Amazon's autonomous vehicle venture Zoox announced on Monday that it's now testing self-driving robotaxis on California public roads with passengers on board.
The vehicles, which look like tiny buses, have no steering wheels or pedals, and have bidirectional driving capabilities with four-wheel steering, allowing it to change directions without reversing, CNBC reports.
The on-road tests commenced after the California Department of Motor Vehicles gave them the green light last week - limiting testing to shuttling Zoox employees on a one-mile public route between two office buildings at the company's Foster City headquarters - and at speeds not to exceed 35 MPH.
According to executives, 'dozens' of them have been built - one of which shuttled employees around over the weekend.
Amazon acquired the 9-year-old startup in 2020 and, at the time, shared few details about how it planned to use the company’s technology. Zoox unveiled its custom-built, electric robotaxi in 2020, with an eye on offering on-demand autonomous transportation in urban settings.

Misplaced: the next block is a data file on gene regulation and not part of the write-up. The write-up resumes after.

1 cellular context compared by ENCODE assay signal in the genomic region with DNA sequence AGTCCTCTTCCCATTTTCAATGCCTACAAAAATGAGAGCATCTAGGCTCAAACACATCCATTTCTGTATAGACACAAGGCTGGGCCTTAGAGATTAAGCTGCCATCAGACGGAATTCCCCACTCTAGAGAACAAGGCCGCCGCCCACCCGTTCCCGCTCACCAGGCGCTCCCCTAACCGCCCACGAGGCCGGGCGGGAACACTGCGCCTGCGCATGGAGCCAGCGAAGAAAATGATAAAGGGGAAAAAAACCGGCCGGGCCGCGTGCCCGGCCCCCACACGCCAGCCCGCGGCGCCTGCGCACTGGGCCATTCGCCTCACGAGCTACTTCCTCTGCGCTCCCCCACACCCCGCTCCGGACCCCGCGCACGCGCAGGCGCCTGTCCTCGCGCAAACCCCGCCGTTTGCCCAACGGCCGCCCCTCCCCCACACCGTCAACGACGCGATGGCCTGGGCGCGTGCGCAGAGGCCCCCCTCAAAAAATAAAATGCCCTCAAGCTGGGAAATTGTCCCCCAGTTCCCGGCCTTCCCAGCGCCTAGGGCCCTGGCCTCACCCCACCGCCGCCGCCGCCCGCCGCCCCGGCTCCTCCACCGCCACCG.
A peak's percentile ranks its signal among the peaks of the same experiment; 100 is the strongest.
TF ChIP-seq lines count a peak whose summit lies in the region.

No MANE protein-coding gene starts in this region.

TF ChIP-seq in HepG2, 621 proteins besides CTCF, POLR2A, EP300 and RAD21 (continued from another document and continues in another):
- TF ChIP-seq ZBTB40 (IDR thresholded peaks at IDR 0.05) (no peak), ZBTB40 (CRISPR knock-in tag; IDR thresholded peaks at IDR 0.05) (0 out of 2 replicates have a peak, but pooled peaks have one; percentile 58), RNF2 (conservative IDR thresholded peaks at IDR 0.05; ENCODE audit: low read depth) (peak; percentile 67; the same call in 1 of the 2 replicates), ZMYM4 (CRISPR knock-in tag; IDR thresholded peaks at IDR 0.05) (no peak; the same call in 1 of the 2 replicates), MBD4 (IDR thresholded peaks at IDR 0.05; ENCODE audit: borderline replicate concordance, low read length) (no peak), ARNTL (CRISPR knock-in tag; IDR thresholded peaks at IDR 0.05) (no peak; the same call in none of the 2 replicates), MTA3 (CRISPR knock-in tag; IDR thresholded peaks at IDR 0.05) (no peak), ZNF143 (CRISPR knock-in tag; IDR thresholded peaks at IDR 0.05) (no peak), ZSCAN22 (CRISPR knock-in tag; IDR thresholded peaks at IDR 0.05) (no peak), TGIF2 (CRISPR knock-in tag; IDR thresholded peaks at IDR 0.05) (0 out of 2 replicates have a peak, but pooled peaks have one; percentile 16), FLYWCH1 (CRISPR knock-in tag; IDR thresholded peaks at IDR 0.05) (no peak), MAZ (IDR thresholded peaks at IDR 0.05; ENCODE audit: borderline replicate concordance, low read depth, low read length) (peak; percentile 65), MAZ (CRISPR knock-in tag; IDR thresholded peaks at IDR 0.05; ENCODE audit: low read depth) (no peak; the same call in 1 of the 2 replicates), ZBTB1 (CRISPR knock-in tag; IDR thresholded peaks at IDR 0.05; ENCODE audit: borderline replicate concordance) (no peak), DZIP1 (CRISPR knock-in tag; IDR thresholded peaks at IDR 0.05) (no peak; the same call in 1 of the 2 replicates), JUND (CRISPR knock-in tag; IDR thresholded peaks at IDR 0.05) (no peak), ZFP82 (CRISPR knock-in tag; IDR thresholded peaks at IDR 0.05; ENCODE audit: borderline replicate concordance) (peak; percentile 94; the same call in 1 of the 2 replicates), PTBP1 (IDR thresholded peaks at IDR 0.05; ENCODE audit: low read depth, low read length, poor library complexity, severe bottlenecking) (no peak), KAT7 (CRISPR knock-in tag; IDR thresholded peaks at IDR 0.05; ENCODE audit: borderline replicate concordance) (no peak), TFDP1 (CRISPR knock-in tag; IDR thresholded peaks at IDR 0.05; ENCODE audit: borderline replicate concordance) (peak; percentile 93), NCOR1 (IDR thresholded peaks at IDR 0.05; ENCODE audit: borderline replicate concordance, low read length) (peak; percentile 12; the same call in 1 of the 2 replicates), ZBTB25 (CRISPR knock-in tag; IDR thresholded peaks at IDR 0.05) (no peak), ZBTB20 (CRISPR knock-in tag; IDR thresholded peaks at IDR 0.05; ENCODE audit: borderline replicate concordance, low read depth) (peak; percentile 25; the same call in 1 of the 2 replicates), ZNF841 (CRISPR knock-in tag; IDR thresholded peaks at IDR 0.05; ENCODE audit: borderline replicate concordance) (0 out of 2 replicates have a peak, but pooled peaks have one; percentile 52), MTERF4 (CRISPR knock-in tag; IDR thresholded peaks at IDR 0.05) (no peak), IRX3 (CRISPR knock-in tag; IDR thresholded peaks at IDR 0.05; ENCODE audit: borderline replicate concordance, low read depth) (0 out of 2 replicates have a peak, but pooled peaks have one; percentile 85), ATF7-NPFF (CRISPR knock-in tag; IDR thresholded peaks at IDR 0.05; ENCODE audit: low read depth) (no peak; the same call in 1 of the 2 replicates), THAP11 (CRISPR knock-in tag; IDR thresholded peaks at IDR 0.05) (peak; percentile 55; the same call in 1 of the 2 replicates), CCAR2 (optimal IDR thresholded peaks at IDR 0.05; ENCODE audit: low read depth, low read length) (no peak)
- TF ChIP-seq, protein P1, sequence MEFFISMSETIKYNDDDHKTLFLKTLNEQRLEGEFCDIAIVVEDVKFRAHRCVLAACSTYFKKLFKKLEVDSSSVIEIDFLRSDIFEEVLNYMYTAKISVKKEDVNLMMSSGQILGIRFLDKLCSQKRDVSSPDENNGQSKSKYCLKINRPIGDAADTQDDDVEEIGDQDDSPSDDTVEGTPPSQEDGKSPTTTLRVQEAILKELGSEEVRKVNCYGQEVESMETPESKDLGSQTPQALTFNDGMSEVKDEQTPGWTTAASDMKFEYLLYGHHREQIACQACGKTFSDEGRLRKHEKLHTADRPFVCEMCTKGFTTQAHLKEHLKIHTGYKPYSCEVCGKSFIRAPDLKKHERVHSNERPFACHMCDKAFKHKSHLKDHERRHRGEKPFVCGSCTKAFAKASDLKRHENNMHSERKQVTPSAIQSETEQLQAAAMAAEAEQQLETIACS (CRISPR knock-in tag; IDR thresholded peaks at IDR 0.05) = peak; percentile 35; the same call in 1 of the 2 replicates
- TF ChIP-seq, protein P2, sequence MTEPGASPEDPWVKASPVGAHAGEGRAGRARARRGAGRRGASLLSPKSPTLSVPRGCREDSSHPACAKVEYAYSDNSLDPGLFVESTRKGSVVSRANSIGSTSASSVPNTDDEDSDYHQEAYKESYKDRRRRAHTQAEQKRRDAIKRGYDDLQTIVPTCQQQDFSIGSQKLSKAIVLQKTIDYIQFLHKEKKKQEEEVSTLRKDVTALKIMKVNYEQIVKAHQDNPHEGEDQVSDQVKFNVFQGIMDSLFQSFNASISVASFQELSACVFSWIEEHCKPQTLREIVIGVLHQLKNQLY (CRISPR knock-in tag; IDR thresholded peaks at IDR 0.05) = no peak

On a call with reporters, Zoox executives declined to say when the company will launch a commercial robotaxi service or open up testing beyond the limited route and employee participants. It will continue to test the vehicle with employees and expects to launch a shuttle service for staffers this spring. -CNBC
Interestingly, while companies testing driverless vehicles on California public roads are required to report every time the system disengages - or when a human driver has to take over, Zoox doesn't.
"If the vehicle is in a situation where it needs help because either it needs to do something it’s not normally allowed to do, or because it doesn’t know how to handle a situation, we have what’s called a ‘fusion center,’ with trained guidance operators monitoring the output of the scene and then will give guidance to the vehicle and either give it permission to do something — but the vehicle is still in charge and does all the driving — or drop breadcrumbs on alternative trajectory, or in the worst-case scenario pull over," Zoox CEO Aicha Evans said in a statement to reporters.